Host shutoff in influenza A virus (IAV) infection is a key process contributing to viral takeover of the cellular machinery and resulting in the downregulation of host gene expression. Analysis of nascently transcribed RNA in a cellular model that allows the functional induction of NS1 demonstrates that NS1 suppresses host transcription. NS1 inhibits the expression of genes driven by RNA polymerase II as well as RNA polymerase I-driven promoters, but not by the noneukaryotic T7 polymerase. Additionally, transcriptional termination is deregulated in cells infected with wild-type IAV. The NS1 effector domain alone is able to mediate both effects, whereas NS1 mutant GLEWN184-188RFKRY (184-188) is not. Overexpression of CPSF30 counteracts NS1-mediated inhibition of RNA polymerase II-driven reporter gene expression, but knockdown of CPSF30 expression does not attenuate gene expression. Although NS1 is associated with nuclear chromatin, superresolution microscopy demonstrates that NS1 does not colocalize with genomic DNA. Moreover, NS1 mutants and NS1 fusion proteins, unable to associate with nuclear chromatin and displaying an altered subcellular distribution are still able to attenuate reporter gene expression. However, tethering NS1 artificially to the cytoskeleton results in the loss of reporter gene inhibition. A NS1 deficient in both native nuclear localization signals (NLS) is able to inhibit gene expression as effective as wild-type NS1 when a synthetic NLS relocates it to specific structures of the nucleus. Colocalization experiments and reporter gene cotransfection experiments with a NS1 fusion guiding it to nuclear speckles suggest that the presence of NS1 in nuclear speckles seems to be essential for host shutoff. IMPORTANCE We investigated the role of IAV nonstructural protein 1 NS1 in host gene shutoff-a central feature of IAV replication. We demonstrate that the effector domain of NS1 alone mediates host gene shutoff by inhibition of host transcription and by deregulation of the polyadenylation (polyA) signal-mediated 3' termination of host transcription. NS1 mutated in amino acids 184 to 188 fails to shut off host gene expression. Knockdown of CPSF30 does not result in transcriptional attenuation. By analyzing the subcellular localization of modified NS1 proteins and relating these data to their ability to inhibit reporter gene expression, we show for the first time that the presence of NS1 in granular structures of the nucleus-representing most likely nuclear speckles-seems to be essential to mediate host gene shutoff. Thus, our data present so far unknown insights into the molecular and spatial requirements needed for IAV-NS1-mediated host shutoff.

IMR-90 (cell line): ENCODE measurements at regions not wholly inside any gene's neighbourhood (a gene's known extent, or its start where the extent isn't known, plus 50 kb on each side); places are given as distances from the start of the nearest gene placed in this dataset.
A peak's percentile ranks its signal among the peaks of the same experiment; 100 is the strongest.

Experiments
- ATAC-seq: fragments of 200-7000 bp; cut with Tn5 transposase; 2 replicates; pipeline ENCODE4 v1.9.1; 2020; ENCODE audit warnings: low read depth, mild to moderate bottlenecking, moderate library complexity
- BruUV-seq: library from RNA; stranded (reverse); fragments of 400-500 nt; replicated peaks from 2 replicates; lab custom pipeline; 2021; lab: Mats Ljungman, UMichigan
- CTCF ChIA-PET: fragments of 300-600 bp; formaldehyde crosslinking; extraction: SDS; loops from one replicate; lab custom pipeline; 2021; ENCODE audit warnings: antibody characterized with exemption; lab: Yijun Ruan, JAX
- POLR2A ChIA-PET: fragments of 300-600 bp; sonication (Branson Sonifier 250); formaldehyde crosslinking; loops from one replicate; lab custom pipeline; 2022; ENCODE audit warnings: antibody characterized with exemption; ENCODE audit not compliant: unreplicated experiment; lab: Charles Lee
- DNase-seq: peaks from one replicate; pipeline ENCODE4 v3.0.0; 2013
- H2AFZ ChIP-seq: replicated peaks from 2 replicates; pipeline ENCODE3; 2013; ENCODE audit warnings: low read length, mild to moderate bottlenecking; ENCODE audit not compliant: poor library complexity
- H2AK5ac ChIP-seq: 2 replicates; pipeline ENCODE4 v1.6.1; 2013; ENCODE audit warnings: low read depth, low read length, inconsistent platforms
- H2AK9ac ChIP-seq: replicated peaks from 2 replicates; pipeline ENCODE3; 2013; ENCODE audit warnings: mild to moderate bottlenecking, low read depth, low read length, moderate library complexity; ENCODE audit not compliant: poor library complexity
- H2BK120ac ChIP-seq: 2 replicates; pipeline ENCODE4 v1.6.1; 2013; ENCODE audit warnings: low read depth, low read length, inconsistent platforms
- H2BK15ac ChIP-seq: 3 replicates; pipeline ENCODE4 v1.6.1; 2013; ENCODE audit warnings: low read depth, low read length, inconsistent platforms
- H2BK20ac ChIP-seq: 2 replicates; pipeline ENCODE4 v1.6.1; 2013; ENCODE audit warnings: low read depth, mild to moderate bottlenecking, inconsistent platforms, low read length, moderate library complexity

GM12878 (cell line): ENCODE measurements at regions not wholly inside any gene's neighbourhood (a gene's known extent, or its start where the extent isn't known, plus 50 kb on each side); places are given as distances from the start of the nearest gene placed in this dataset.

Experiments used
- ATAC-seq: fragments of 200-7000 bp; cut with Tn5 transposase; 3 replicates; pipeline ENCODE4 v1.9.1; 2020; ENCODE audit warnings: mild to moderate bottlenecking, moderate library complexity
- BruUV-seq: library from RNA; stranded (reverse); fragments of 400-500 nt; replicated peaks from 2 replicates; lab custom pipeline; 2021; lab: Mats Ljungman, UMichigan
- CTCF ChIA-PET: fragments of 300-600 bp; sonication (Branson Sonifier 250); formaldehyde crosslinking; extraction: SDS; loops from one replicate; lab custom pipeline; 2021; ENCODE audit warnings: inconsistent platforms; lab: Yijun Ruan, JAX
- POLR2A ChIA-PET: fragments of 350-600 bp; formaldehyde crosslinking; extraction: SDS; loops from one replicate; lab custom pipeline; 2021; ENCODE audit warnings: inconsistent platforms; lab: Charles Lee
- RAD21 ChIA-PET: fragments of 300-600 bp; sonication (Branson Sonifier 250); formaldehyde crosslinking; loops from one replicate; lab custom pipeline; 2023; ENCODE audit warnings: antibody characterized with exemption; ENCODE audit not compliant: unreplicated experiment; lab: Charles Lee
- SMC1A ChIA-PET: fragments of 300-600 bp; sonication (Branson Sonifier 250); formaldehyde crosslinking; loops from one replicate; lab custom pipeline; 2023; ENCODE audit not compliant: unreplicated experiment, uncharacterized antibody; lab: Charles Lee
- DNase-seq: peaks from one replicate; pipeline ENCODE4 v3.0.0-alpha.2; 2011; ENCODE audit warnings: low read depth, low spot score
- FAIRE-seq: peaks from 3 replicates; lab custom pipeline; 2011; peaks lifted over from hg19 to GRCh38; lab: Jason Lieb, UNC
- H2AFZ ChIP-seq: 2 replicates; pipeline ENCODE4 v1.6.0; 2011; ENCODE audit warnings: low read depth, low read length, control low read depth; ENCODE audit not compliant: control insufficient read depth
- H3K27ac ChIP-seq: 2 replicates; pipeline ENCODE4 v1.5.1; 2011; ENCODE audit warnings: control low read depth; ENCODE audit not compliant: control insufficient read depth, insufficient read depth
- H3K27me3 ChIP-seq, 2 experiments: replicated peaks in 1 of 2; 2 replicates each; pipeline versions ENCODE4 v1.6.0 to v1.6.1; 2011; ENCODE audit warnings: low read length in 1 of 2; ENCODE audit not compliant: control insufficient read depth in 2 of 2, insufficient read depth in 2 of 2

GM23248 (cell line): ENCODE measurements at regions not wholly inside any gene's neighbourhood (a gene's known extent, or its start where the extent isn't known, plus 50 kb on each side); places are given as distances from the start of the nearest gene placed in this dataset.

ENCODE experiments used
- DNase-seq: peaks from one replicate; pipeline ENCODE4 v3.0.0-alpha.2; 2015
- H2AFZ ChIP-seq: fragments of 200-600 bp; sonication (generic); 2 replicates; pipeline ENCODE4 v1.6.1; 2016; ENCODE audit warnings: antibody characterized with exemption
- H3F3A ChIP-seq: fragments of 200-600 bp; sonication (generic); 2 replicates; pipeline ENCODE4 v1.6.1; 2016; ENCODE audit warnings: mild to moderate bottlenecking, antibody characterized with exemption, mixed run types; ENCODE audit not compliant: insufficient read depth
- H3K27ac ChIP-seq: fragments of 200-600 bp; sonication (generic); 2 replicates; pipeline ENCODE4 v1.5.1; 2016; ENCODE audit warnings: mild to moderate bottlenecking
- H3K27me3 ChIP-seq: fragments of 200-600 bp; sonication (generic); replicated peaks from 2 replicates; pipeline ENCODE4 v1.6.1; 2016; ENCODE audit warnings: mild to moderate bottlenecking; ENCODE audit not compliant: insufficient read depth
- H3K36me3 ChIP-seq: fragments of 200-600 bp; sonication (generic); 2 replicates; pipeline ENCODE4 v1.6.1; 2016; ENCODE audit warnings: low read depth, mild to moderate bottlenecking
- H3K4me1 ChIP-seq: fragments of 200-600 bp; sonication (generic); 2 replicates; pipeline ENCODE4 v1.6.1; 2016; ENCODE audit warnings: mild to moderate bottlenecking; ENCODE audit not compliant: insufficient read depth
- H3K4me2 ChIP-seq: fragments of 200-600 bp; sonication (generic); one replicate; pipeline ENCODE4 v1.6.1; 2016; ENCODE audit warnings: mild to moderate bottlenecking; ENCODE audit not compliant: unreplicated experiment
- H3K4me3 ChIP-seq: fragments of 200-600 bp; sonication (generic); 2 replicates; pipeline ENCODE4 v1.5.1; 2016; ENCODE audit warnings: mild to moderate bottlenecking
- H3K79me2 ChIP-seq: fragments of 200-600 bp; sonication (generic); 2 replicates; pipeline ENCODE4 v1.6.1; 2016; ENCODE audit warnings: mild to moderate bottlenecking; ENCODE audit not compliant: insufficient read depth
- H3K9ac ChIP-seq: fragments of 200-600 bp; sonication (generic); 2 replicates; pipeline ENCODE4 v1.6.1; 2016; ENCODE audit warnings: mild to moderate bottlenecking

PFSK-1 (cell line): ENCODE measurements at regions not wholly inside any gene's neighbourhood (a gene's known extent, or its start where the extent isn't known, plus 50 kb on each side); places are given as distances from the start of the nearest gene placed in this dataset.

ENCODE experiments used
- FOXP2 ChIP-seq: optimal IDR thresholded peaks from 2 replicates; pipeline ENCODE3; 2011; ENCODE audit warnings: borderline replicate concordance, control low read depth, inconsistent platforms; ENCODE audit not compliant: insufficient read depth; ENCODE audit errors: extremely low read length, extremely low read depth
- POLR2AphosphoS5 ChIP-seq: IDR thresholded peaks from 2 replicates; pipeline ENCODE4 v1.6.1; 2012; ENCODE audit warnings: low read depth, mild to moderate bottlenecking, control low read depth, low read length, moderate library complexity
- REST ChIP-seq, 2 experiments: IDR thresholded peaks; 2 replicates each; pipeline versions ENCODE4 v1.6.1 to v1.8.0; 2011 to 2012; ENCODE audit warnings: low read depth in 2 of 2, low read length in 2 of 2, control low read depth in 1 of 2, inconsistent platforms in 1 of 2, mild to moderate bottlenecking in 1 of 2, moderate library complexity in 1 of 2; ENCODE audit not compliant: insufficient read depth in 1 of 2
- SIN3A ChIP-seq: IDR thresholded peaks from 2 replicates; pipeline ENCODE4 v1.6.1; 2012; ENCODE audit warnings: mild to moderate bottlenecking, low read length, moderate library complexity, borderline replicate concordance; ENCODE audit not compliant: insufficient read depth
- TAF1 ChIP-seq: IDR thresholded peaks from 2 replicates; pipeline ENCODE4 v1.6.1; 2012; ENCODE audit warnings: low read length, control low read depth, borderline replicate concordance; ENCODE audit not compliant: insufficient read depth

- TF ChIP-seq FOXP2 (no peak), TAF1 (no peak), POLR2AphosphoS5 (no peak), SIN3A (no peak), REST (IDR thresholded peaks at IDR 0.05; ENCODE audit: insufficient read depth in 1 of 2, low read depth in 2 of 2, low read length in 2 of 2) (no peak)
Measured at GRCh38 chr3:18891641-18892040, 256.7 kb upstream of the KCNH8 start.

Keywords: NS1; host shutoff; influenza virus; transcription; transcriptional repression.